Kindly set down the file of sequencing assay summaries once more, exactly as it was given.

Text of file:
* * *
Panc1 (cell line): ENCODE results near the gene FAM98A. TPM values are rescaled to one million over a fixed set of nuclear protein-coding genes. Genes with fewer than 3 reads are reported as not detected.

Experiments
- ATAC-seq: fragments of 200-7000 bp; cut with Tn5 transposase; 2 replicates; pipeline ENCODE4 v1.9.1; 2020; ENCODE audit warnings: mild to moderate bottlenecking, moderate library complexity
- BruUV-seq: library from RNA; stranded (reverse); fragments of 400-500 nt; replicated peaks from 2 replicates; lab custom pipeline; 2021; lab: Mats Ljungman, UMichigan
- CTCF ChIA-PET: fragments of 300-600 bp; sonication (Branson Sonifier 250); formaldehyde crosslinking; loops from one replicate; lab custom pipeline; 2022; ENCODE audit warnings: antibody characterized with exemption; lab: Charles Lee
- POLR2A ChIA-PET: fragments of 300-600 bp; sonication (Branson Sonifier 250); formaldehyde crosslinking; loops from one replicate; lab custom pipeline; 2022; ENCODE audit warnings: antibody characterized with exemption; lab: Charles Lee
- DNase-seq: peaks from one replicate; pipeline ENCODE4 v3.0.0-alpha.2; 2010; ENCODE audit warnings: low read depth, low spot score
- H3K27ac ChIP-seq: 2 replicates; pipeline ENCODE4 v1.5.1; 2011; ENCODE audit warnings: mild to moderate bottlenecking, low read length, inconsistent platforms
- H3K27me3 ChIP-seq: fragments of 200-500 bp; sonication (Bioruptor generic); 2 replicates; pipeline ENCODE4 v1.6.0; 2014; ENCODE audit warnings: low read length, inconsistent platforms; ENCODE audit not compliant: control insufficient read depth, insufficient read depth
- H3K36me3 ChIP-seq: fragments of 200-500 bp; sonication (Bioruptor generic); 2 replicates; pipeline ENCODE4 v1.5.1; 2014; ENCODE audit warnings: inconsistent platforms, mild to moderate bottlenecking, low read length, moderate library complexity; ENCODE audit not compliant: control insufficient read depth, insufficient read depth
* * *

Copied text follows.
Panc1 (cell line): ENCODE results near the gene FAM98A. TPM values are rescaled to one million over a fixed set of nuclear protein-coding genes. Genes with fewer than 3 reads are reported as not detected.

Experiments
- ATAC-seq: fragments of 200-7000 bp; cut with Tn5 transposase; 2 replicates; pipeline ENCODE4 v1.9.1; 2020; ENCODE audit warnings: mild to moderate bottlenecking, moderate library complexity
- BruUV-seq: library from RNA; stranded (reverse); fragments of 400-500 nt; replicated peaks from 2 replicates; lab custom pipeline; 2021; lab: Mats Ljungman, UMichigan
- CTCF ChIA-PET: fragments of 300-600 bp; sonication (Branson Sonifier 250); formaldehyde crosslinking; loops from one replicate; lab custom pipeline; 2022; ENCODE audit warnings: antibody characterized with exemption; lab: Charles Lee
- POLR2A ChIA-PET: fragments of 300-600 bp; sonication (Branson Sonifier 250); formaldehyde crosslinking; loops from one replicate; lab custom pipeline; 2022; ENCODE audit warnings: antibody characterized with exemption; lab: Charles Lee
- DNase-seq: peaks from one replicate; pipeline ENCODE4 v3.0.0-alpha.2; 2010; ENCODE audit warnings: low read depth, low spot score
- H3K27ac ChIP-seq: 2 replicates; pipeline ENCODE4 v1.5.1; 2011; ENCODE audit warnings: mild to moderate bottlenecking, low read length, inconsistent platforms
- H3K27me3 ChIP-seq: fragments of 200-500 bp; sonication (Bioruptor generic); 2 replicates; pipeline ENCODE4 v1.6.0; 2014; ENCODE audit warnings: low read length, inconsistent platforms; ENCODE audit not compliant: control insufficient read depth, insufficient read depth
- H3K36me3 ChIP-seq: fragments of 200-500 bp; sonication (Bioruptor generic); 2 replicates; pipeline ENCODE4 v1.5.1; 2014; ENCODE audit warnings: inconsistent platforms, mild to moderate bottlenecking, low read length, moderate library complexity; ENCODE audit not compliant: control insufficient read depth, insufficient read depth